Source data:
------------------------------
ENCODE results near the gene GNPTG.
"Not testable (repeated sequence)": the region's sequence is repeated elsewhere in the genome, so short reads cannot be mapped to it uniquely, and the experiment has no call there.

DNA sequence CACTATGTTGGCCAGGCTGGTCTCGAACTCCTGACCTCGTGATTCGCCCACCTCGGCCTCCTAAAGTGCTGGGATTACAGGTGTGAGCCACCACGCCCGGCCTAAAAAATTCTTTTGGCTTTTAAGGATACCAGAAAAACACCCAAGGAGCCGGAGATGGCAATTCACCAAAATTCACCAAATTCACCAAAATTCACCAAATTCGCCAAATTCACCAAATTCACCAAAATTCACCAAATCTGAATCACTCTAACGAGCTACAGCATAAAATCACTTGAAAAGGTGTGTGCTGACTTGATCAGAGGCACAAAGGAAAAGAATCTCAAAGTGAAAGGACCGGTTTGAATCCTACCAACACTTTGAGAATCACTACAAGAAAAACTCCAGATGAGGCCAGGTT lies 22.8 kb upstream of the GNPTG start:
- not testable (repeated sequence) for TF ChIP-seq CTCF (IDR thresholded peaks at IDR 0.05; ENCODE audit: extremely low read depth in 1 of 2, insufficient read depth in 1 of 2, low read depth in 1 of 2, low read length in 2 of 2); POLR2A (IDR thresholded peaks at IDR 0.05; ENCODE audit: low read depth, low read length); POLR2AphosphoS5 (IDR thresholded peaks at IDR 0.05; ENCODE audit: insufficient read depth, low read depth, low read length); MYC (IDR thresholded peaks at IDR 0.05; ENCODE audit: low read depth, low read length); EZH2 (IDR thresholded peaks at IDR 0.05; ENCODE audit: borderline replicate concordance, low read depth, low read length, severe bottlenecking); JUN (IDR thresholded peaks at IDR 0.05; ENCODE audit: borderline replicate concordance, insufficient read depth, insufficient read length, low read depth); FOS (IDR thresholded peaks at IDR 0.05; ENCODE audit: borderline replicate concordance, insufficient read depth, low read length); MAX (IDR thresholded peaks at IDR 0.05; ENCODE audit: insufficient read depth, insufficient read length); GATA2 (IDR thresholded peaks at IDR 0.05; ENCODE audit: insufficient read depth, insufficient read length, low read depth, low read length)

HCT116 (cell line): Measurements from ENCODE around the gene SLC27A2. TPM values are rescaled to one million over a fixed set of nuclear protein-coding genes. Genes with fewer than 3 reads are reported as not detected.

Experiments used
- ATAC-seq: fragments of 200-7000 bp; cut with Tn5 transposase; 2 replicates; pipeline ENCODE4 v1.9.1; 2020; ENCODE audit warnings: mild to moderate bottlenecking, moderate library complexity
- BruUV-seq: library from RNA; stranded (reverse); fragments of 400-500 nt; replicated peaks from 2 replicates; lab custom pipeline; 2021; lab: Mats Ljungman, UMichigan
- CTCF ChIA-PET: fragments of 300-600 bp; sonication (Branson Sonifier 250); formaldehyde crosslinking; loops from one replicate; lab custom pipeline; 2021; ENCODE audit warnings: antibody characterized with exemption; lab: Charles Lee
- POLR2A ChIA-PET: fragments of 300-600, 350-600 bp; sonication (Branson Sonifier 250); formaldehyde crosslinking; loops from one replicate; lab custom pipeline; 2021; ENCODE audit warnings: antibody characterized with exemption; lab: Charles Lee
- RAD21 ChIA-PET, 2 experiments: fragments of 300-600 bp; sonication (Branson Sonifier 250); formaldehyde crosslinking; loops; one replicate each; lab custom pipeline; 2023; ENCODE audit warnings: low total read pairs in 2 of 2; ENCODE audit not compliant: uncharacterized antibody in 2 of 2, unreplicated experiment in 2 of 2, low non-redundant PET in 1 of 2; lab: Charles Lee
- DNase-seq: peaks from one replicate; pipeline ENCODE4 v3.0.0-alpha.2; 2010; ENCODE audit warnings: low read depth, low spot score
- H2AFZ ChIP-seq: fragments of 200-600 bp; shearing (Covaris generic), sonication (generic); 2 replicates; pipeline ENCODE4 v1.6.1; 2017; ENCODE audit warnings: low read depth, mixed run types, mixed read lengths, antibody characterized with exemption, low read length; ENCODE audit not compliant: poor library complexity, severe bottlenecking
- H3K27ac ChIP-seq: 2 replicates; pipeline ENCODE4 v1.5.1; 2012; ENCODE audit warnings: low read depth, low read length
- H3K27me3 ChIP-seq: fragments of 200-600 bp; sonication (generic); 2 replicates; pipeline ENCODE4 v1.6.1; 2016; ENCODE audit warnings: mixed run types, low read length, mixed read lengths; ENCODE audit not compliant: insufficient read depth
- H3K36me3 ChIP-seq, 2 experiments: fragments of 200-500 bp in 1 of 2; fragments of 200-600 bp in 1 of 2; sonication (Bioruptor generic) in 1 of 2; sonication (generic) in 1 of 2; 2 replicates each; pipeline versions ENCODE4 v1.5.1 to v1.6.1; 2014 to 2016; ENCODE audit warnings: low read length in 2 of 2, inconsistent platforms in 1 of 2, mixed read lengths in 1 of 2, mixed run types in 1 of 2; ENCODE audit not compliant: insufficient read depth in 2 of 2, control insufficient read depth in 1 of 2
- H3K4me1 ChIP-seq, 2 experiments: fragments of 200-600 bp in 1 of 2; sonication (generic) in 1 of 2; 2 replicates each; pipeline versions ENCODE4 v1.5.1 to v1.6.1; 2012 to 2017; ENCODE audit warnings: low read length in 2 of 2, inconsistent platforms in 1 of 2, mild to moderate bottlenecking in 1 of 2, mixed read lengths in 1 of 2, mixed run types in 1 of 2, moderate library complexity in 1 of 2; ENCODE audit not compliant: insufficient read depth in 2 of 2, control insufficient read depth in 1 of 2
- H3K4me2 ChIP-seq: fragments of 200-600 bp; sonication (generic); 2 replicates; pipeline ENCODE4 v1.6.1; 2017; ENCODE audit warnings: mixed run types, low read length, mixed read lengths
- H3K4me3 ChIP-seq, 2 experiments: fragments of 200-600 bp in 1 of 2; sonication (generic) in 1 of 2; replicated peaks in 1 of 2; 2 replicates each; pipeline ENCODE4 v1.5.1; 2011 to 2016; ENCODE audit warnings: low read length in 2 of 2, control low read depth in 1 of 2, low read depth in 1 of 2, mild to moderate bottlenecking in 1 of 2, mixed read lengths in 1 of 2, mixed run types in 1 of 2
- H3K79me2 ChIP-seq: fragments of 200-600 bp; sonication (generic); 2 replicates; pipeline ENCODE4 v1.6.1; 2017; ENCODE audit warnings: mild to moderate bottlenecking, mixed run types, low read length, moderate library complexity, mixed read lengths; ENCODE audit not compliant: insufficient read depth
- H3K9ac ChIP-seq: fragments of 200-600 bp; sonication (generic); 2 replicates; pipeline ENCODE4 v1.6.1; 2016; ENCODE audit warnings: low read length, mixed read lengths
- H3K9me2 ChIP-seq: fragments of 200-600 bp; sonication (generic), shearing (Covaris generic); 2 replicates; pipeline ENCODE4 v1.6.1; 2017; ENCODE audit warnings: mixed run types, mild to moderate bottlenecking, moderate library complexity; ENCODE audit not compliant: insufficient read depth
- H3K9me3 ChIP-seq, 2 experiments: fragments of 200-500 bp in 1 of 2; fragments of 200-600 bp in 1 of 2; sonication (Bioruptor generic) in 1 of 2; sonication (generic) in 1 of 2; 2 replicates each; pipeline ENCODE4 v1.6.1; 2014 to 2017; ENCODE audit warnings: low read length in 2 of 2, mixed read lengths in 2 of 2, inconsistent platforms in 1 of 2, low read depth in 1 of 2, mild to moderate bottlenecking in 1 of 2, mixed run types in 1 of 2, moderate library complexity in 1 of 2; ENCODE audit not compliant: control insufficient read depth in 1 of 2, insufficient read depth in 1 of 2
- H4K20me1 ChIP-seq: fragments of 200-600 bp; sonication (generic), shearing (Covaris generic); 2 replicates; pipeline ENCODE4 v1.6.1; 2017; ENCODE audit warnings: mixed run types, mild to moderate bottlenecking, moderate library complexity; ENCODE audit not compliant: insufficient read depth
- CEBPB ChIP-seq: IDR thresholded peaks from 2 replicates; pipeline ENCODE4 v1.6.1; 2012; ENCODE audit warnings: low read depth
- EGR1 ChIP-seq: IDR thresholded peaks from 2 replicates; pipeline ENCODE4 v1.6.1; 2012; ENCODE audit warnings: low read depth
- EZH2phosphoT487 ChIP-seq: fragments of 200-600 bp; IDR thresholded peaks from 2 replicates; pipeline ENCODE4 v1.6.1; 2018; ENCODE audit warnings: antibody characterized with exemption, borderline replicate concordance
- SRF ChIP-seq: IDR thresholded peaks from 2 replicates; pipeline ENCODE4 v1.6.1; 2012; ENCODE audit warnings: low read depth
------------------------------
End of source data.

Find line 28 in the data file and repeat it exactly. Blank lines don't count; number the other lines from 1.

- SRF ChIP-seq: IDR thresholded peaks from 2 replicates; pipeline ENCODE4 v1.6.1; 2012; ENCODE audit warnings: low read depth